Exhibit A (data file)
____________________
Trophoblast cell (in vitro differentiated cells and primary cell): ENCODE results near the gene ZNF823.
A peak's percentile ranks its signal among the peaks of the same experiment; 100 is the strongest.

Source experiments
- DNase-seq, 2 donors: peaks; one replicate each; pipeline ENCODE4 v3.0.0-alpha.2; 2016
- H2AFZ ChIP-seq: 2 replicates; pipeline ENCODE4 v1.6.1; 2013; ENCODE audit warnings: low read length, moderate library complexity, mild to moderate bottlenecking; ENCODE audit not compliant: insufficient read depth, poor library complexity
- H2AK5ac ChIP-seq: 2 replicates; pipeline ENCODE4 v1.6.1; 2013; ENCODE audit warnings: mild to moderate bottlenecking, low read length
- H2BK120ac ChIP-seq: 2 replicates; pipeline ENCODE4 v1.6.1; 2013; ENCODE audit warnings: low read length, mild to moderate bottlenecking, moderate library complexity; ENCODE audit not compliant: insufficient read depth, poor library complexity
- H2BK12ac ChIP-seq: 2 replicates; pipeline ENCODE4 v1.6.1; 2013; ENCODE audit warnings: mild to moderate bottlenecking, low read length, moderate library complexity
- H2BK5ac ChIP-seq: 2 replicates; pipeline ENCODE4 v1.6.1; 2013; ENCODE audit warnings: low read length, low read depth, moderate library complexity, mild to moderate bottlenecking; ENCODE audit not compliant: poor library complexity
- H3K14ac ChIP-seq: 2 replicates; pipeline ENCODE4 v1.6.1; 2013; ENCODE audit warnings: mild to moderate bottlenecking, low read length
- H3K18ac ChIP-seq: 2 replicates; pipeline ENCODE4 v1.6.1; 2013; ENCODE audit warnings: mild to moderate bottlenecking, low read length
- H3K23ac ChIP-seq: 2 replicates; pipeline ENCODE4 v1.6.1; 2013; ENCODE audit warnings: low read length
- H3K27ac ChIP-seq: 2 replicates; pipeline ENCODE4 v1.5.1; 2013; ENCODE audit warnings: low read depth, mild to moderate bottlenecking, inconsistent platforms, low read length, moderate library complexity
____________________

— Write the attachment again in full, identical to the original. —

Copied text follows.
Trophoblast cell (in vitro differentiated cells and primary cell): ENCODE results near the gene ZNF823.
A peak's percentile ranks its signal among the peaks of the same experiment; 100 is the strongest.

Source experiments
- DNase-seq, 2 donors: peaks; one replicate each; pipeline ENCODE4 v3.0.0-alpha.2; 2016
- H2AFZ ChIP-seq: 2 replicates; pipeline ENCODE4 v1.6.1; 2013; ENCODE audit warnings: low read length, moderate library complexity, mild to moderate bottlenecking; ENCODE audit not compliant: insufficient read depth, poor library complexity
- H2AK5ac ChIP-seq: 2 replicates; pipeline ENCODE4 v1.6.1; 2013; ENCODE audit warnings: mild to moderate bottlenecking, low read length
- H2BK120ac ChIP-seq: 2 replicates; pipeline ENCODE4 v1.6.1; 2013; ENCODE audit warnings: low read length, mild to moderate bottlenecking, moderate library complexity; ENCODE audit not compliant: insufficient read depth, poor library complexity
- H2BK12ac ChIP-seq: 2 replicates; pipeline ENCODE4 v1.6.1; 2013; ENCODE audit warnings: mild to moderate bottlenecking, low read length, moderate library complexity
- H2BK5ac ChIP-seq: 2 replicates; pipeline ENCODE4 v1.6.1; 2013; ENCODE audit warnings: low read length, low read depth, moderate library complexity, mild to moderate bottlenecking; ENCODE audit not compliant: poor library complexity
- H3K14ac ChIP-seq: 2 replicates; pipeline ENCODE4 v1.6.1; 2013; ENCODE audit warnings: mild to moderate bottlenecking, low read length
- H3K18ac ChIP-seq: 2 replicates; pipeline ENCODE4 v1.6.1; 2013; ENCODE audit warnings: mild to moderate bottlenecking, low read length
- H3K23ac ChIP-seq: 2 replicates; pipeline ENCODE4 v1.6.1; 2013; ENCODE audit warnings: low read length
- H3K27ac ChIP-seq: 2 replicates; pipeline ENCODE4 v1.5.1; 2013; ENCODE audit warnings: low read depth, mild to moderate bottlenecking, inconsistent platforms, low read length, moderate library complexity